Compensated Discrete Choice with Particular Reference to Labor Supply
Dagsvik and Karlström (2005) have demonstrated how one can compute Compensating Variation and Compensated Choice Probabilities by means of analytic formulas in the context of discrete choice models. In this paper we offer a new and simplified derivation of the compensated probabilities. Subsequently, we discuss the application of this methodology to compute compensated labor supply responses (elasticities) in a particular discrete choice labor supply model. Whereas the Slutsky equation holds in the case of the standard microeconomic model with deterministic preferences, this is not so in the case of random utility models. When the non-labor income elasticity is negative the Slutsky equation implies that the compensated wage elasticity is higher than the uncompensated one. In contrast, in our random utility model we show empirically that in a majority of cases the uncompensated wage elasticity is in fact the highest one. We also show that when only the deterministic part of the utility function is employed to yield optimal hours and related elasticities, these elasticities are numerically much higher and decline more sharply across deciles than the random utility ones.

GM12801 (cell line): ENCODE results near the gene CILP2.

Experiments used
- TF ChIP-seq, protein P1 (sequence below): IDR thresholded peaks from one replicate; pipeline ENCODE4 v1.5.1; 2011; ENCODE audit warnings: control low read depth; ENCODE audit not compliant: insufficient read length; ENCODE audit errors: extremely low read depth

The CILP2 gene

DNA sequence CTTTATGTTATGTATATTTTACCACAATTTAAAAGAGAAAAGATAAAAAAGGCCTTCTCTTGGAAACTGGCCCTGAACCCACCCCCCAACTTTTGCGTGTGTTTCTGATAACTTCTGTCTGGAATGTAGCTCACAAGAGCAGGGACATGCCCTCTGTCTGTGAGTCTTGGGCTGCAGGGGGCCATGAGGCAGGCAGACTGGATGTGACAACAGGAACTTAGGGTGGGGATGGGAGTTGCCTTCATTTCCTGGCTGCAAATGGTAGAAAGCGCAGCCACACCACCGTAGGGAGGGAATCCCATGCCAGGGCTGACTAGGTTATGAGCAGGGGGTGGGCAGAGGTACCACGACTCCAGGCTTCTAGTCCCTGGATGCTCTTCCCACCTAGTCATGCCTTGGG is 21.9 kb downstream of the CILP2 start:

Dagsvik, John K., Steinar Strøm, Marilena Locatelli
Keywords: female labor supply, compensated discrete choice